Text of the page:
Skip to main content

Firm Management

Accountants Shy Away From Talking to Their Bosses About Mental Health

Accounting ranked eighth out of nine industries with 23% of employees willing to discuss their mental health, a survey revealed.

A recent survey of nearly 5,200 professionals found that accountants are among the least comfortable having a discussion about their mental health with their supervisors.

Fishbowl, a virtual watercooler of sorts for workers from a variety of industries, asked its users in March to answer “yes” or “no” to the following question: Would you feel comfortable discussing your own mental health needs and challenges with your direct manager?

Public and industry accountants were among the 5,183 professionals who anonymously responded to the question. Based on the results, Fishbowl determined that advertising and marketing professionals (41%) were the most comfortable talking to their managers about their mental health, followed by those who work in the insurance industry (36%) and tech professionals (34%).

Of the nine industries represented in the survey, accounting ranked next-to-last with only 23% of professionals answering “yes” to Fishbowl’s question. The least comfortable industry is law with just 19% of professionals saying they would discuss mental health with their manager.

The grind of working in public accounting—and the detrimental effects it can have on a CPA’s mental wellbeing—are often discussed on online forums like Fishbowl, where accounting professionals have asked their peers how they have dealt with anxiety, depression, and burnout.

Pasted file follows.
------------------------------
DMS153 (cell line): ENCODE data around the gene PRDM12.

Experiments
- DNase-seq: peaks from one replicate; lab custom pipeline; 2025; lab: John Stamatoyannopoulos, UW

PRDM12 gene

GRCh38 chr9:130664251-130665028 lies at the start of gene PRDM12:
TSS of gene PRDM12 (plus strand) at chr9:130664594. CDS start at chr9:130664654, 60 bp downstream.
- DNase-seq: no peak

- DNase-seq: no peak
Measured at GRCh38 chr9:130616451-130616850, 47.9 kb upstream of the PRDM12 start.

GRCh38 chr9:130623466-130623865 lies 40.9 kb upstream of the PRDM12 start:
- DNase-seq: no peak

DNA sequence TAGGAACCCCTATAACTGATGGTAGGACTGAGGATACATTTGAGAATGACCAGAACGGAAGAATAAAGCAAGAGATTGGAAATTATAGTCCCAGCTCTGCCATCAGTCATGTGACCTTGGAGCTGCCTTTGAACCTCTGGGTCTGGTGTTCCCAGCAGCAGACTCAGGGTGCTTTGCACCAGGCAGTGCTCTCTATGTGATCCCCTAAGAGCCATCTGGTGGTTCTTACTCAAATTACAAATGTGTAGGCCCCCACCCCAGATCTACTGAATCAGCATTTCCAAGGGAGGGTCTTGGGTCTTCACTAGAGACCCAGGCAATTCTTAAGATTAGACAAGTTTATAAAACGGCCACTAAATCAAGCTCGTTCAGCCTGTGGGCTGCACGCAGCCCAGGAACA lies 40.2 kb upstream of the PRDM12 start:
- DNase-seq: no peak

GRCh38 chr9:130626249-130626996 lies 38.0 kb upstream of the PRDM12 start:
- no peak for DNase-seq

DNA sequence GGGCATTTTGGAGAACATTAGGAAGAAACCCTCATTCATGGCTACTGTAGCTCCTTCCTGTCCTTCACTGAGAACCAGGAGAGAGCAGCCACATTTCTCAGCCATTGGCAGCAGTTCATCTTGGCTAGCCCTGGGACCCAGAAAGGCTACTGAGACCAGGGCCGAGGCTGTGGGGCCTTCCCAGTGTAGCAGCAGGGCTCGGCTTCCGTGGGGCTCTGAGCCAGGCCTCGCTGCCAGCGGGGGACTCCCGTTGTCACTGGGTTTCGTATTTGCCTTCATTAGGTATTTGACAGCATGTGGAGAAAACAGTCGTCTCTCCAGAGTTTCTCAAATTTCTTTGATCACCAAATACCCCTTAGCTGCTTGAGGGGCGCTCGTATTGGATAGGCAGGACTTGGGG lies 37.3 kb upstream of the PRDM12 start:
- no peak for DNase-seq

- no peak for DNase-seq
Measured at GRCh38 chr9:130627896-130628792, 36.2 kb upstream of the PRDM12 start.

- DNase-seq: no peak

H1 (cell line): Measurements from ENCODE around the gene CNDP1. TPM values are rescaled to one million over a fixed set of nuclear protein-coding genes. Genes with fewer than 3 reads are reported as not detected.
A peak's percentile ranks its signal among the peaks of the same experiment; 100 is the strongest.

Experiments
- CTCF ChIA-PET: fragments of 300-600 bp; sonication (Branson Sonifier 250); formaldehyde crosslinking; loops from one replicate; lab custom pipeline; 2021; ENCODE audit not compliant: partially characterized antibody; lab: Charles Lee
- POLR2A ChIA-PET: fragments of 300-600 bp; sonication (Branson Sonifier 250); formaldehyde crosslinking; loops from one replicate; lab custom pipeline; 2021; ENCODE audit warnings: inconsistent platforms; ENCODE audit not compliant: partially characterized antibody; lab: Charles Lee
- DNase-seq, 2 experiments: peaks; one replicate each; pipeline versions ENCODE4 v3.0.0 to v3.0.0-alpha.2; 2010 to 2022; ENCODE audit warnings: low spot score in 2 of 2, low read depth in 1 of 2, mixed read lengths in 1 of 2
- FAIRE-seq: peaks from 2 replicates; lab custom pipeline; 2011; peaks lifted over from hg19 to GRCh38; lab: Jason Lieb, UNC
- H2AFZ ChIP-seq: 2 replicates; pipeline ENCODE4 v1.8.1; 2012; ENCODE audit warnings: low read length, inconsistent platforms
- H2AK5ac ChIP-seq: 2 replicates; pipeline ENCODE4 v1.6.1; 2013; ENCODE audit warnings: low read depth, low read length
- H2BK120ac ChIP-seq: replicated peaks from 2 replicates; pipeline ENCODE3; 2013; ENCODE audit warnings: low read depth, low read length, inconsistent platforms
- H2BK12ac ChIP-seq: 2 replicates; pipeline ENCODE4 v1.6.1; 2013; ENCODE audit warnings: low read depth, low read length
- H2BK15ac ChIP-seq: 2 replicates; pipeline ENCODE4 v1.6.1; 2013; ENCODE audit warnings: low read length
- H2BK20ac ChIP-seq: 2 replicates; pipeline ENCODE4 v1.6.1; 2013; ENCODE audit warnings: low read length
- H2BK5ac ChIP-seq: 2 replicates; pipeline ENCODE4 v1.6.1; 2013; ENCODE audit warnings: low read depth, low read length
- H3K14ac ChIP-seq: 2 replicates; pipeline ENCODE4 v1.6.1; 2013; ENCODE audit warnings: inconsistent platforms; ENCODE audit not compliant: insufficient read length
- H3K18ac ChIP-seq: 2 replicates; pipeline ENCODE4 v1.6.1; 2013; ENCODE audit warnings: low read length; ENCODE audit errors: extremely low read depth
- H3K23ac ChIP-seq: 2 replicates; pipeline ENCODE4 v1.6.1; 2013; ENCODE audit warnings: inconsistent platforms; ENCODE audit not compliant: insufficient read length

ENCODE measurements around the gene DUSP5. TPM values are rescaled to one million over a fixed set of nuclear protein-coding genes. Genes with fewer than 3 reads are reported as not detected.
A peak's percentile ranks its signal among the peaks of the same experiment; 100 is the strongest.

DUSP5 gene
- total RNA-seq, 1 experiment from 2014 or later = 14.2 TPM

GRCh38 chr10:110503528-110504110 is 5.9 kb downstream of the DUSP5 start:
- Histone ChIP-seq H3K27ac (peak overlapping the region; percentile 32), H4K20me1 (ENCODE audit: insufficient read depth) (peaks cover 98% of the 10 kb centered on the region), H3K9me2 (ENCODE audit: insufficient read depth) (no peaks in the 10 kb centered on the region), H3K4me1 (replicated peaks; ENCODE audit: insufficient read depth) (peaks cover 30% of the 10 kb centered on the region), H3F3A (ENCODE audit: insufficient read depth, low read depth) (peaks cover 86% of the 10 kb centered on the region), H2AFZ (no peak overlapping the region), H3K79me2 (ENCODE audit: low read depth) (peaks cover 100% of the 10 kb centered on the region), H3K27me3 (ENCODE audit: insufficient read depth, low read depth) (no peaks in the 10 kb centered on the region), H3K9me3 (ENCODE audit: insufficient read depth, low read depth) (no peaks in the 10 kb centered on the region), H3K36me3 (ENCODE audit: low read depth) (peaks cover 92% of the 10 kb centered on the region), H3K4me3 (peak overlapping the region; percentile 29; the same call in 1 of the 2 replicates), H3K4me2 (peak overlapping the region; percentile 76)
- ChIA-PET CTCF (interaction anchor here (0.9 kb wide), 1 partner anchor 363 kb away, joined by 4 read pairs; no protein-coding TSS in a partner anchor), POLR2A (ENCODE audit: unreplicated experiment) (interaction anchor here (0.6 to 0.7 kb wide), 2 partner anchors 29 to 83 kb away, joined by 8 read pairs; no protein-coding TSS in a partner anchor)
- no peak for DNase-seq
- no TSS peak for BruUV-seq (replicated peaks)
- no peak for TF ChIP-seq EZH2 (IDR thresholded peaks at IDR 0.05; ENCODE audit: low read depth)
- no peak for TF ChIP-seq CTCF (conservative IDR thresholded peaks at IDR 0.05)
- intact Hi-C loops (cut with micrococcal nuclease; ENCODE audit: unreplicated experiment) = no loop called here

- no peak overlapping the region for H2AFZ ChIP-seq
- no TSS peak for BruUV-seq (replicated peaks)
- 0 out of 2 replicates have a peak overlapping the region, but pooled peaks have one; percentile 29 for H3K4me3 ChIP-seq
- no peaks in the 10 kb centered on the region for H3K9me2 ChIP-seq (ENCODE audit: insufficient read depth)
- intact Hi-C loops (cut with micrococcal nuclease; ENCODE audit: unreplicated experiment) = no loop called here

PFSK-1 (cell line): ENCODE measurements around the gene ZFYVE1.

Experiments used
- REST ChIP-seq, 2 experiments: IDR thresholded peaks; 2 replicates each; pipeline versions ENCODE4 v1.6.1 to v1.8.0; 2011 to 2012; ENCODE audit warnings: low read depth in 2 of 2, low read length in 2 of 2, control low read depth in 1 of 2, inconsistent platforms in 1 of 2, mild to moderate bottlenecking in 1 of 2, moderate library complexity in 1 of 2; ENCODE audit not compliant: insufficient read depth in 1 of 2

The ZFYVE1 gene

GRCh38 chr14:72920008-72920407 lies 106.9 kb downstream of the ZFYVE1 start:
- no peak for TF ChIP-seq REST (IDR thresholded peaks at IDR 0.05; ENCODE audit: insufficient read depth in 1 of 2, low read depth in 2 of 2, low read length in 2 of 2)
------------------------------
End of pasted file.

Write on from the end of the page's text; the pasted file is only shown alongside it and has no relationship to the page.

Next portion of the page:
In an article published by the Colorado Society of CPAs, Lisa Hackard, an audit partner with KPMG, said it’s critical for accounting firm leaders to really listen to what employees are saying in casual conversation.

“How do they show up to virtual, in-person, or phone meetings, or even through email?” Hackard asks. “Pay attention to what they don’t say. Checking in, asking how people are, and then taking time to really listen and invest in the person is something that continues to be important.”

Hackard said people crave three things: see me, include me, and invest in me.

“Health and wellness hit each one of those. Seeing, including, and investing in people play into the benefits a company offers and helps people interact.”

She also said firms should think of mental health and wellbeing as just another topic that happens to be highly relevant to the entire accounting profession.

“People at all levels increasingly are understanding the importance of mental health and wellbeing to workplace performance,” Hackard said. “I don’t believe our profession will let this slip off the radar screen.”

Overall, 71% of the professionals who responded to the Fishbowl survey said they’d feel uncomfortable talking to their managers about mental health. Men and women feel similarly about mental health conversations at work. Just 30% of women and 27% of men said they’d feel comfortable discussing mental health issues with their boss. 

“We hope that this data will serve as a catalyst for employers to create a more supportive work environment that promotes open communication about mental health issues,” Fishbowl said in a press release. “By prioritizing employee well-being and breaking down the stigma surrounding mental health, employers can foster a more productive and engaged workforce.”